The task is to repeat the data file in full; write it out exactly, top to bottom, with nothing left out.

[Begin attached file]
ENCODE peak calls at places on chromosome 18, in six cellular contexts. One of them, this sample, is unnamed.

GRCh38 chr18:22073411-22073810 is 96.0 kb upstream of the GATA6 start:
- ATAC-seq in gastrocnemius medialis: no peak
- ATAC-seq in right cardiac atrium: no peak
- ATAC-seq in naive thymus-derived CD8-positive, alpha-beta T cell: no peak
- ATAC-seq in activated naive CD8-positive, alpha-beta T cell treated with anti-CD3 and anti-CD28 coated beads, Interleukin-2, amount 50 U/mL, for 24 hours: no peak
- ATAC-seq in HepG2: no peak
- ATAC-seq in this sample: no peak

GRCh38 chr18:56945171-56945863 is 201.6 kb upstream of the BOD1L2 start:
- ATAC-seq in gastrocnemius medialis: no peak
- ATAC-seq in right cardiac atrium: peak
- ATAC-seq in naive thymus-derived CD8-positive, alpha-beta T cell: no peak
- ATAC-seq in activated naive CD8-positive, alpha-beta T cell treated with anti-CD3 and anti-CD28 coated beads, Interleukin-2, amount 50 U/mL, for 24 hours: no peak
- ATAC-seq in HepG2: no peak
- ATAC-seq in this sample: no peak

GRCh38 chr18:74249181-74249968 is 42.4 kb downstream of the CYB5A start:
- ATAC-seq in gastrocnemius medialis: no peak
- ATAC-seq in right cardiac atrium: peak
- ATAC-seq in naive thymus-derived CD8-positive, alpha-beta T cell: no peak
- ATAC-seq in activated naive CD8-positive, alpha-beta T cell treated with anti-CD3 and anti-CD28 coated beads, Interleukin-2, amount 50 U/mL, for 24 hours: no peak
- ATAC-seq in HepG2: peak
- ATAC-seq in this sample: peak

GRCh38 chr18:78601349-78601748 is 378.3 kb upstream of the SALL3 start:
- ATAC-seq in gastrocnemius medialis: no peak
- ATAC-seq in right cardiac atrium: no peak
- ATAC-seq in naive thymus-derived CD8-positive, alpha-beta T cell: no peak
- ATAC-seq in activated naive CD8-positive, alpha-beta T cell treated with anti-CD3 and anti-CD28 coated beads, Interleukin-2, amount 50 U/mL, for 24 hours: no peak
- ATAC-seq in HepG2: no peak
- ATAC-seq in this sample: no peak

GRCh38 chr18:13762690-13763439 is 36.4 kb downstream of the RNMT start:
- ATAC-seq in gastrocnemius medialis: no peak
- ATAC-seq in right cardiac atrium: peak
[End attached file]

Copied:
ENCODE peak calls at places on chromosome 18, in six cellular contexts. One of them, this sample, is unnamed.

GRCh38 chr18:22073411-22073810 is 96.0 kb upstream of the GATA6 start:
- ATAC-seq in gastrocnemius medialis: no peak
- ATAC-seq in right cardiac atrium: no peak
- ATAC-seq in naive thymus-derived CD8-positive, alpha-beta T cell: no peak
- ATAC-seq in activated naive CD8-positive, alpha-beta T cell treated with anti-CD3 and anti-CD28 coated beads, Interleukin-2, amount 50 U/mL, for 24 hours: no peak
- ATAC-seq in HepG2: no peak
- ATAC-seq in this sample: no peak

GRCh38 chr18:56945171-56945863 is 201.6 kb upstream of the BOD1L2 start:
- ATAC-seq in gastrocnemius medialis: no peak
- ATAC-seq in right cardiac atrium: peak
- ATAC-seq in naive thymus-derived CD8-positive, alpha-beta T cell: no peak
- ATAC-seq in activated naive CD8-positive, alpha-beta T cell treated with anti-CD3 and anti-CD28 coated beads, Interleukin-2, amount 50 U/mL, for 24 hours: no peak
- ATAC-seq in HepG2: no peak
- ATAC-seq in this sample: no peak

GRCh38 chr18:74249181-74249968 is 42.4 kb downstream of the CYB5A start:
- ATAC-seq in gastrocnemius medialis: no peak
- ATAC-seq in right cardiac atrium: peak
- ATAC-seq in naive thymus-derived CD8-positive, alpha-beta T cell: no peak
- ATAC-seq in activated naive CD8-positive, alpha-beta T cell treated with anti-CD3 and anti-CD28 coated beads, Interleukin-2, amount 50 U/mL, for 24 hours: no peak
- ATAC-seq in HepG2: peak
- ATAC-seq in this sample: peak

GRCh38 chr18:78601349-78601748 is 378.3 kb upstream of the SALL3 start:
- ATAC-seq in gastrocnemius medialis: no peak
- ATAC-seq in right cardiac atrium: no peak
- ATAC-seq in naive thymus-derived CD8-positive, alpha-beta T cell: no peak
- ATAC-seq in activated naive CD8-positive, alpha-beta T cell treated with anti-CD3 and anti-CD28 coated beads, Interleukin-2, amount 50 U/mL, for 24 hours: no peak
- ATAC-seq in HepG2: no peak
- ATAC-seq in this sample: no peak

GRCh38 chr18:13762690-13763439 is 36.4 kb downstream of the RNMT start:
- ATAC-seq in gastrocnemius medialis: no peak
- ATAC-seq in right cardiac atrium: peak